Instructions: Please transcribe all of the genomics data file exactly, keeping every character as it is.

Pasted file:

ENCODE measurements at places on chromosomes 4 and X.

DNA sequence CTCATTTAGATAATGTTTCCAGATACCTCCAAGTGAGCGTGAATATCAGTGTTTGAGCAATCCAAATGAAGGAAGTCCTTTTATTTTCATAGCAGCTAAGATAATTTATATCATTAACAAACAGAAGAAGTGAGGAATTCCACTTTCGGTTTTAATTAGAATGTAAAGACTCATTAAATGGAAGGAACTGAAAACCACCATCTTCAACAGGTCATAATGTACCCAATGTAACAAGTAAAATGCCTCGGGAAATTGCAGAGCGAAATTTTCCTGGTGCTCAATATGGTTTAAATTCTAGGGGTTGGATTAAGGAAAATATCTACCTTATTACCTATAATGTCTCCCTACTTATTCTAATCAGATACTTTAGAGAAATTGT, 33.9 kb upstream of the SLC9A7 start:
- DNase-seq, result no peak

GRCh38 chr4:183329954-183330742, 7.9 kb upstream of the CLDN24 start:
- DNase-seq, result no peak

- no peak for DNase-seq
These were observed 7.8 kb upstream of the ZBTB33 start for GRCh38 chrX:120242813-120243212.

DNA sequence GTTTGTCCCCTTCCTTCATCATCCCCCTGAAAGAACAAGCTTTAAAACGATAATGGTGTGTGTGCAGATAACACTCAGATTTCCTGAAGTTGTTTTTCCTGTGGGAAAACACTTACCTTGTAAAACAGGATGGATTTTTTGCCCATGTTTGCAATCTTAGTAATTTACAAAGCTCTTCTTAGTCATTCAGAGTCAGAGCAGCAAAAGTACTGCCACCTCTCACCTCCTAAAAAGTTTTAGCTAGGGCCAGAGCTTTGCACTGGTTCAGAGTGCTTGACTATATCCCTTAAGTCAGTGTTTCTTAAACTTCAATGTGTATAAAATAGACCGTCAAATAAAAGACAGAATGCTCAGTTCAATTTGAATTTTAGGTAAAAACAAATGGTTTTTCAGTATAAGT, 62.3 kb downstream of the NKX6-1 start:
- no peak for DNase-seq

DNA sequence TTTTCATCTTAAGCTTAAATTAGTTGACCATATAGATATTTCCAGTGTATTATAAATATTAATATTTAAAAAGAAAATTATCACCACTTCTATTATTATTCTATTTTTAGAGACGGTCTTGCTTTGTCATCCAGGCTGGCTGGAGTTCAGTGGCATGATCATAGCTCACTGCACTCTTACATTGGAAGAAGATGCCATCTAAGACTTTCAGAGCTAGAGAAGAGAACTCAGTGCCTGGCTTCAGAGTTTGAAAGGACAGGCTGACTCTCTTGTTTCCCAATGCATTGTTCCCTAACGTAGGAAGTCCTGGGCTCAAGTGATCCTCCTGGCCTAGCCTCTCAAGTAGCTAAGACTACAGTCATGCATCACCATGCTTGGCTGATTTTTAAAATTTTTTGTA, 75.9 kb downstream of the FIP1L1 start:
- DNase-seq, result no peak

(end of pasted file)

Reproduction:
ENCODE measurements at places on chromosomes 4 and X.

DNA sequence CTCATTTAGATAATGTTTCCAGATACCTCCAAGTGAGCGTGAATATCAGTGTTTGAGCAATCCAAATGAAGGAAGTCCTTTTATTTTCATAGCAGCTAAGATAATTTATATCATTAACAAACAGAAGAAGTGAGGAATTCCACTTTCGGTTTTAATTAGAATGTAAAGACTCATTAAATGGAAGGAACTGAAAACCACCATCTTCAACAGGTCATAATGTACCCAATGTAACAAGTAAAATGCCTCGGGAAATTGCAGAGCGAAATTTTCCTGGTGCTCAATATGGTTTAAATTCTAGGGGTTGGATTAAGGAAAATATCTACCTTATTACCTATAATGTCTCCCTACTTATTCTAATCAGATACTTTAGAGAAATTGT, 33.9 kb upstream of the SLC9A7 start:
- DNase-seq, result no peak

GRCh38 chr4:183329954-183330742, 7.9 kb upstream of the CLDN24 start:
- DNase-seq, result no peak

- no peak for DNase-seq
These were observed 7.8 kb upstream of the ZBTB33 start for GRCh38 chrX:120242813-120243212.

DNA sequence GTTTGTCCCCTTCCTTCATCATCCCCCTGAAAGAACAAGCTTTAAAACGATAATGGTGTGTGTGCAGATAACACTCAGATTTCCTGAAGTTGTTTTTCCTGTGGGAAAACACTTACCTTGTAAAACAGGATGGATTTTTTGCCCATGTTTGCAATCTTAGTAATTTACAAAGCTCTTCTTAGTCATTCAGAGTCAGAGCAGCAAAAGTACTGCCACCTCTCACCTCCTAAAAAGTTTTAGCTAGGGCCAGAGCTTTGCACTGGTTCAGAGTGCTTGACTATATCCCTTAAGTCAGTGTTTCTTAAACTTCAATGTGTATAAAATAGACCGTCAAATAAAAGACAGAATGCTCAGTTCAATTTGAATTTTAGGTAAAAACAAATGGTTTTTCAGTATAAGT, 62.3 kb downstream of the NKX6-1 start:
- no peak for DNase-seq

DNA sequence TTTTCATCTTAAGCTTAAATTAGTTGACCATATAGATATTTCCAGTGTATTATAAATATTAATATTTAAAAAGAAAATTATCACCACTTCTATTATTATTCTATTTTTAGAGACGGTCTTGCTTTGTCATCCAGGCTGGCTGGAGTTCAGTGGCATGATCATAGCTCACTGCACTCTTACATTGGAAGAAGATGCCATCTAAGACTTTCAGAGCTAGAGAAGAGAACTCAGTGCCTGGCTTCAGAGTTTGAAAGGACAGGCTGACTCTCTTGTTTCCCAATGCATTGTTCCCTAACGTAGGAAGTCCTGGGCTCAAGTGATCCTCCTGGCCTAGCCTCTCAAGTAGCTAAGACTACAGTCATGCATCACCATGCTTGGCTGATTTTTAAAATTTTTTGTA, 75.9 kb downstream of the FIP1L1 start:
- DNase-seq, result no peak